"Core House" Community Center for Minamisoma city, Miyagi prefecture. Connecting two Core Houses, this was the first new structure built high on a hill in the devastated area of Minamisoma City, Miyagi irefecture. It serves as a critical Community Center.
Solar Panel System for the Momonoura “Core House” Community Center, located in Miyagi prefecture. The solar panel system now provides enough electricity for the community center’s annual operations. Excess electricity produced by the solar panel system is sold back to the Tohoku Electric Company. The estimated annual revenue from the sale of excess electricity is approximately USD $1,600. The estimated cost to manage the community center is USD $2,800. Thus, the solar panel system powers the community center, especially if there were another disaster cutting off electrical power, and it offsets a majority of the expenses required to manage the center. The remaining estimated USD $1,200 needed to manage the center is paid for by donations from the community.
Solar Power System for a "Core House" Community Center in Tsukinoura, Ishinomaki city, Miyagi prefecture. Construction of the building was paid for by the East Japan Greater Earthquake Hyogo Prefecture Victims Committee.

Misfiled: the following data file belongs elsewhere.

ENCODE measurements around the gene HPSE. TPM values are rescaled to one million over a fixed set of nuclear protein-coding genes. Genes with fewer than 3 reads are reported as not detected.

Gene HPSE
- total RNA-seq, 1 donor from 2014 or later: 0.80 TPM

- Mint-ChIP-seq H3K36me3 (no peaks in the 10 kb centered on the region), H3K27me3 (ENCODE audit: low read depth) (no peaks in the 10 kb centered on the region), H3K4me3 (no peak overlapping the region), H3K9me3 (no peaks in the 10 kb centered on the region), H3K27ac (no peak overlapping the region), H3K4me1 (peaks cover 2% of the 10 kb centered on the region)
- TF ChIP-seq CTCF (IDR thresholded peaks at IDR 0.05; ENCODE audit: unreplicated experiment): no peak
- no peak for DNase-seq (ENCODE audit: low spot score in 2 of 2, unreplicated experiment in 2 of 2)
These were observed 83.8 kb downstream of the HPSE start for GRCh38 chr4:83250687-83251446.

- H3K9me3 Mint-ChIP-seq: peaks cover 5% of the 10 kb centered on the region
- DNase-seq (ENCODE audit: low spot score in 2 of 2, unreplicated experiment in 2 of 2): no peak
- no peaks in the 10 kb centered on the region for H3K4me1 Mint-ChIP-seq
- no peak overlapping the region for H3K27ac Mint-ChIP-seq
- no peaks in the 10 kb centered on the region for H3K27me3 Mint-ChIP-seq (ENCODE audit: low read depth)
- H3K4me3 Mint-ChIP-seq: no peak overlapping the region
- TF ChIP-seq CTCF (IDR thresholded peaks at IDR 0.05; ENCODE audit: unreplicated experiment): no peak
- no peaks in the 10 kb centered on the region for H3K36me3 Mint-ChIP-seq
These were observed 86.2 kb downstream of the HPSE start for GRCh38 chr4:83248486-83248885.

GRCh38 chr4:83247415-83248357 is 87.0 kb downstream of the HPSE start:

JAPANESE RED CROSS SOCIETY (日本赤十字社)
The Japanese Red Cross Society was founded in 1877 and has an extensive network of branches in cities, towns and villages throughout Japan. Its headquarters is located in Tokyo and local chapters are set up in all 47 prefectures. 15,530,000 individual and 220,000 corporate members belong to JRCS, which operates 92 hospitals and 79 blood centers across Japan. JRCS conducted relief activities for victims in the Great Hanshin-Awaji Earthquake which hit the Kobe area in 1995 as well as the 1923 Great Kanto Earthquake. Today, JRCS has a well-organized domestic disaster response system, with 488 response teams throughout the country and 6,844 medical relief personnel. Activities by JRCS volunteers include collection of information, first aid, provision of hot meals, tracing services, transportation and distribution of relief goods, and caring for those who evacuate to shelters. All funds received by JRCS will be transferred to the Distribution Committee, which is formed around the local governments of the disaster-affected prefectures, and the funds will be distributed directly among the affected population. The Imperial Family of Japan traditionally has supported JCRS, with the Empress as Honorary President and other royal family members as Vice-Presidents.Website: 日本語 | English
Kizuna Foundation is a Japanese non-profit organization, and the successor to All Hands Asia Association (AHA), the legal operating entity in Japan of All Hands Volunteer, Inc., the US 501(c)3 registered humanitarian aid organization that focuses globally on volunteer driven disaster relief.